Maryland Dog Bite Law Updates | Are Pit-Bulls Inherently Dangerous?
Several recent dog bite accidents in Maryland have illustrated how dog bite accidents can result in serious personal injury. Recently, in Glen Burnie, a toddler was hospitalized when a neighbor’s lab/terrier mix bit off part of his nose, despite the dog being confined to a fenced-in yard. In Northwest Baltimore, a pit bull escaped from its owners yard and killed and ate a neighbor’s dog – luckily, Animal Control arrived before anyone was hurt. And in April, two dogs attacked and mauled a 5-year-old girl in White Plains, causing injuries to her body, face, and neck. These incidents remind us that that man’s best friend has the capacity to cause serious injuries, particularly if the dog is a breed known to be aggressive or has been mistreated.
Last year’s blog post on the Maryland Court of Appeals’ ruling in Tracy v. Solesky discussed how Maryland has imposed strict liability on dog owners for injuries caused by pit bulls and pit bull mixes. This year, the Maryland Senate passed a bill that would overturn the Court’s ruling and treat all dog breeds equally. The bill, which ultimately failed in the General Assembly, would have required dog owners to prove by “clear and convincing” evidence that they did not have knowledge the dog was prone to biting if it bit a child 12 or younger, and by a “preponderance of the evidence” if it bit a person older than 12. Although this would have reduced the current strict liability standard for pit bull owners, it would have imposed greater liability for dog bite owners in general. It is likely the Maryland legislature will revisit dog bite legislation next year.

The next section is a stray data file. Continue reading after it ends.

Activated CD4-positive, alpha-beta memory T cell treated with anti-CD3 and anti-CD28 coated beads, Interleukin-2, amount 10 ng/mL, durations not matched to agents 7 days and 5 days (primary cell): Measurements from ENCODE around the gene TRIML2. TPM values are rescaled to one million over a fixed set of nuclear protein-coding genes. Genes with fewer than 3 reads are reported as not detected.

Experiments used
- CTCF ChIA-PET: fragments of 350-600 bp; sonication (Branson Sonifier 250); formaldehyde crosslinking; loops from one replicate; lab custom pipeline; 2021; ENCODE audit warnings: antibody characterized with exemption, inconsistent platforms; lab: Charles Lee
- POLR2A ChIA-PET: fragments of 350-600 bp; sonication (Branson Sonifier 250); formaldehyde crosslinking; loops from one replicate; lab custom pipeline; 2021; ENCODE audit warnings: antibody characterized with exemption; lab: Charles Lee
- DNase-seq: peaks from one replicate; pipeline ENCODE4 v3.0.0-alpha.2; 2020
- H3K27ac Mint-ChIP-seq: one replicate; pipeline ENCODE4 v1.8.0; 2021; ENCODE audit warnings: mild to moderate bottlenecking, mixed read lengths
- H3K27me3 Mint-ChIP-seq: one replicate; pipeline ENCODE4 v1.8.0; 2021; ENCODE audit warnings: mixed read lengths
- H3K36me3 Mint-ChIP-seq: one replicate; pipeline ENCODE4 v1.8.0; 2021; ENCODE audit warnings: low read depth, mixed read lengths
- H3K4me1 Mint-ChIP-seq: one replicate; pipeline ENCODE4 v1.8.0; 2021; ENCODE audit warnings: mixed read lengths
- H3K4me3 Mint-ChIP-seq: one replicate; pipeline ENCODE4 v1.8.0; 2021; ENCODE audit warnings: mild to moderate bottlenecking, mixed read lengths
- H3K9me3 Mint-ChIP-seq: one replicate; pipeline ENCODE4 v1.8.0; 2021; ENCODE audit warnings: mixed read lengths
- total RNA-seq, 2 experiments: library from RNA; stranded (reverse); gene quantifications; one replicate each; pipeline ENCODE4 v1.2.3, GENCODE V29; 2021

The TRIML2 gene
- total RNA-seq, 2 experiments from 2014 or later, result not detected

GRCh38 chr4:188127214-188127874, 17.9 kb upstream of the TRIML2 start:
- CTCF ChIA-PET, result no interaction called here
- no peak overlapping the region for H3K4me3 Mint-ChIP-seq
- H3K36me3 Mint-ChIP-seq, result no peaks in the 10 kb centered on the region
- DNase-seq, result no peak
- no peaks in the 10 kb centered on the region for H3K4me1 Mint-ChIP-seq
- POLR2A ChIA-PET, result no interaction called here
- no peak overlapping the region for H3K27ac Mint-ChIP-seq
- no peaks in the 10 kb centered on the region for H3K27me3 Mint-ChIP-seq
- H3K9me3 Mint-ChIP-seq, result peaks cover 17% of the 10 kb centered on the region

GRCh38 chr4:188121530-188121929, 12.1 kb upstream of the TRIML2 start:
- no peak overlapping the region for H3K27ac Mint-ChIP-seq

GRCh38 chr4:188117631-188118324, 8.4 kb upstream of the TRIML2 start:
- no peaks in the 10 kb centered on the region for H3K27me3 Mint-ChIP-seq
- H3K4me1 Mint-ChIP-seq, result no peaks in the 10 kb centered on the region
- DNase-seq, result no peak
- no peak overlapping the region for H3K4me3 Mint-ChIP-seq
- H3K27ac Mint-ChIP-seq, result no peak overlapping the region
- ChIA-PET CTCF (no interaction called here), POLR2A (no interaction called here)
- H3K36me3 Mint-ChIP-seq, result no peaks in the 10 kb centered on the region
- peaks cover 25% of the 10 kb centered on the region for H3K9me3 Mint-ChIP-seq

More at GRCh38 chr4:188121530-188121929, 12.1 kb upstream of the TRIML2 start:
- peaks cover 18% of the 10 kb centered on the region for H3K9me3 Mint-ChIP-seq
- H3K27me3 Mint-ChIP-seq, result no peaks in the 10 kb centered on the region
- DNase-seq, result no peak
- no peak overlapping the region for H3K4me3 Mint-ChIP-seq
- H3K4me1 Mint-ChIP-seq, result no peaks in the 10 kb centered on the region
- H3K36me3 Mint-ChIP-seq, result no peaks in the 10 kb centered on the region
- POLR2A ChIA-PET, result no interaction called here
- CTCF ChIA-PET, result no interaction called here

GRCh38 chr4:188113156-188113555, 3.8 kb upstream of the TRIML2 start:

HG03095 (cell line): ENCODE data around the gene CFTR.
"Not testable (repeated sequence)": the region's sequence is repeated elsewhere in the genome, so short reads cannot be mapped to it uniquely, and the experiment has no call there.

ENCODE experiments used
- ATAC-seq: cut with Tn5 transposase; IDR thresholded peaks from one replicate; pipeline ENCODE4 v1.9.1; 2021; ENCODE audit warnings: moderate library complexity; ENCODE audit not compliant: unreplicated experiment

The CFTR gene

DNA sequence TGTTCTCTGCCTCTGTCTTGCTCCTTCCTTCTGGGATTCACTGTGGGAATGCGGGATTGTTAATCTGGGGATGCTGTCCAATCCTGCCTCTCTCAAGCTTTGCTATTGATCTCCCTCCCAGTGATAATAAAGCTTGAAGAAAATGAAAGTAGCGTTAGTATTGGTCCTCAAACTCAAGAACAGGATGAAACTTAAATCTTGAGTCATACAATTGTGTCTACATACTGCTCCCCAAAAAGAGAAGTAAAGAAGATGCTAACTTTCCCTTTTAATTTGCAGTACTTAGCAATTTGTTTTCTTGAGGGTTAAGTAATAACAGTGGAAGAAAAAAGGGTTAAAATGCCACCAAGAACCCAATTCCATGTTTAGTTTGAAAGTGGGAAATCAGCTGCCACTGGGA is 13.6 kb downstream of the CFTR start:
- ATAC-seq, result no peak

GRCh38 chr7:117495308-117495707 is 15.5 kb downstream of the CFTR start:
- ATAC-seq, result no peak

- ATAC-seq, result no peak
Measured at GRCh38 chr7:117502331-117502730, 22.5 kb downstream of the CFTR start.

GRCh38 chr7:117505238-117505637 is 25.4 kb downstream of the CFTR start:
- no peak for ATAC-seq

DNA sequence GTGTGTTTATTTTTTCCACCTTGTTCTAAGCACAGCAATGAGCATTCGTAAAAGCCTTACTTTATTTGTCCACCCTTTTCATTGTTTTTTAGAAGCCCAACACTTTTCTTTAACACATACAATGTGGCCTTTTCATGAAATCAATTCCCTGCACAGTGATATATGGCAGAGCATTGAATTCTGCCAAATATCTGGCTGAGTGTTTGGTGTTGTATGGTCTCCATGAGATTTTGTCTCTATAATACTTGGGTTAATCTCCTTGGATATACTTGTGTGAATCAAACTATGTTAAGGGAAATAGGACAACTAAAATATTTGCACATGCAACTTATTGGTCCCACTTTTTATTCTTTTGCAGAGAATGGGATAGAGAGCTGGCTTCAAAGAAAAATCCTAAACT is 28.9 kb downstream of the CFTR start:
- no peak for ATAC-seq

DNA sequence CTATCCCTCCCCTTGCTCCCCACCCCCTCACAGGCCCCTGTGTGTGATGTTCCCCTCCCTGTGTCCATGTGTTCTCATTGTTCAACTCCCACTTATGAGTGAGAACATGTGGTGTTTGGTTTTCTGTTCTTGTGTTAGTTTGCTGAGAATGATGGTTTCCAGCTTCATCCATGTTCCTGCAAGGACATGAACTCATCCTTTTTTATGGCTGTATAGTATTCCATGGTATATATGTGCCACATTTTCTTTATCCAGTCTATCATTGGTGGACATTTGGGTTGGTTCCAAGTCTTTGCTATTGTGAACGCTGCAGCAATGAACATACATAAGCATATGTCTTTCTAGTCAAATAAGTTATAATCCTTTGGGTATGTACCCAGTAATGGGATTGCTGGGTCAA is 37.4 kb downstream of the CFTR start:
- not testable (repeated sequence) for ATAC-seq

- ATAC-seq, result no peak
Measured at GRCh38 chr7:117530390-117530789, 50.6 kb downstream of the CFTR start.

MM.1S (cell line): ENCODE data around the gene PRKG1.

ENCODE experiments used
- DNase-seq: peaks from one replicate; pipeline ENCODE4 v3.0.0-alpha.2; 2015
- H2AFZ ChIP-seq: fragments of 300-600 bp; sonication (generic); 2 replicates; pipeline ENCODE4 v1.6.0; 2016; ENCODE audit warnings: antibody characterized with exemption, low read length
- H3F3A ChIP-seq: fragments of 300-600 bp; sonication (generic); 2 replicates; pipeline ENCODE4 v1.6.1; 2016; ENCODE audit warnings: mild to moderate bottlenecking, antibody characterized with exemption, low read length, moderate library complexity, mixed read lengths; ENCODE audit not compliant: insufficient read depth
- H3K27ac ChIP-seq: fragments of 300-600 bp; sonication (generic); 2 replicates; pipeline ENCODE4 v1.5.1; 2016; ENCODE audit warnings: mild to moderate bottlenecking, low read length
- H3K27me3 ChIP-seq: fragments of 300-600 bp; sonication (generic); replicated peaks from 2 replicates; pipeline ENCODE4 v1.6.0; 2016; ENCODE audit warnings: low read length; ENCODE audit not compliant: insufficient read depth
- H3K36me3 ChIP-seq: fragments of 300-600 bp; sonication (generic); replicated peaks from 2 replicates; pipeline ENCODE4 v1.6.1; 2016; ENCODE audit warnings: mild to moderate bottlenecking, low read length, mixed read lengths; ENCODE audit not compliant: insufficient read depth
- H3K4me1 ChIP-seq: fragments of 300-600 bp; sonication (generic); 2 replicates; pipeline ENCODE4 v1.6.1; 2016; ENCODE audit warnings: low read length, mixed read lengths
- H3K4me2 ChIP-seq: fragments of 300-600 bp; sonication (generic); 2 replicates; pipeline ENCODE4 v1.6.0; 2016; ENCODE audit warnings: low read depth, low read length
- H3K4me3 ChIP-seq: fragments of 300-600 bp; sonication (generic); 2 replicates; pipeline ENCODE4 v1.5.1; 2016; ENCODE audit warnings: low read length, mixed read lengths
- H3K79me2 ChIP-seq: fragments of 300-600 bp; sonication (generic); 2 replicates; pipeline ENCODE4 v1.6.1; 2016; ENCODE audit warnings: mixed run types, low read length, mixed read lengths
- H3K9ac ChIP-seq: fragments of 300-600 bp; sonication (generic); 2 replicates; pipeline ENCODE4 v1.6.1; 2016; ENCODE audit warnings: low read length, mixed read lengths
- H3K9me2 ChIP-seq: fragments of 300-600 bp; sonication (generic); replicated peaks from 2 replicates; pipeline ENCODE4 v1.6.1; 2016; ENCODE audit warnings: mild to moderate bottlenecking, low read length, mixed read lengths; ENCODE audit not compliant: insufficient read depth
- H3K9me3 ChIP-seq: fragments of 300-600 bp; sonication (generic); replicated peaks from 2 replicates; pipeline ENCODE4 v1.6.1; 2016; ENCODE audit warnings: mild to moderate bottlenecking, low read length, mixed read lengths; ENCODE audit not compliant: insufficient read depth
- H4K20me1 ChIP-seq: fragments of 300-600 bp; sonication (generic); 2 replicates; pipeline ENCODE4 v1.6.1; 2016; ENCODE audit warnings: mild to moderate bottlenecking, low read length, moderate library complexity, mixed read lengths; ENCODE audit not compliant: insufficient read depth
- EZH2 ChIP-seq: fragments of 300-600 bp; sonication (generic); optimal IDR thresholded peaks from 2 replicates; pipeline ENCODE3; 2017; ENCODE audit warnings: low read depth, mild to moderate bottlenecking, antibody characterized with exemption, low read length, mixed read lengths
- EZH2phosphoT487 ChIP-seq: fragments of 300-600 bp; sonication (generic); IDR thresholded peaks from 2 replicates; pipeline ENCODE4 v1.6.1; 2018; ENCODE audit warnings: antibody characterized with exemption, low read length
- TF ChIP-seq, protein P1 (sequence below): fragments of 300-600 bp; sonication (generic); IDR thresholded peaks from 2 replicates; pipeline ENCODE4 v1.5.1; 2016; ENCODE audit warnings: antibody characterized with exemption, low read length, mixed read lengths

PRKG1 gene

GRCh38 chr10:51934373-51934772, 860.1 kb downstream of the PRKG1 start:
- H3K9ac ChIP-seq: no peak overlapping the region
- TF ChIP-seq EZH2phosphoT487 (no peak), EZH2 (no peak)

Part of the push for the legislature to address the law concerning dog bites is that under Tracy v. Solesky, landlords may be strictly liable for personal injuries resulting from a tenant’s pit bull or pit bull mix, even if the landlord did not know the dog was dangerous. This has resulted in some dog owners receiving notices that they must either move out of their rental property or get rid of their dogs. Additionally, the Court’s decision has the potential to raise insurance costs for landlords. One long-time tenant, who was evicted after the Tracy v. Solesky ruling because he owned a pit bull, sued in federal court. In Weigel v. Maryland, the United States District Court upheld the Maryland Court of Appeals’ decision and held that landlords have the right to make reasonable changes to the rules of tenancy, such as requiring that tenants not own a pit bull.
At least for now, Maryland law imposes strict liability only for pit bulls or pit bull mixes. For all other dogs, Maryland has a “one bite rule.” The one bite rule means that after a dog’s first bite, the owner is presumed to know that the dog has a dangerous propensity and is more likely to be liable for bites thereafter. If the dog has not previously bitten someone, an owner will still be responsible only if the owner had actual or constructive knowledge of the dog’s dangerous propensity. The duty for proving this knowledge is on the bite victim. Landlords are also strictly liable only for pit bulls or pit bull mixes. For other dogs, the bite victim must prove that their injury resulted from the landlord’s negligence.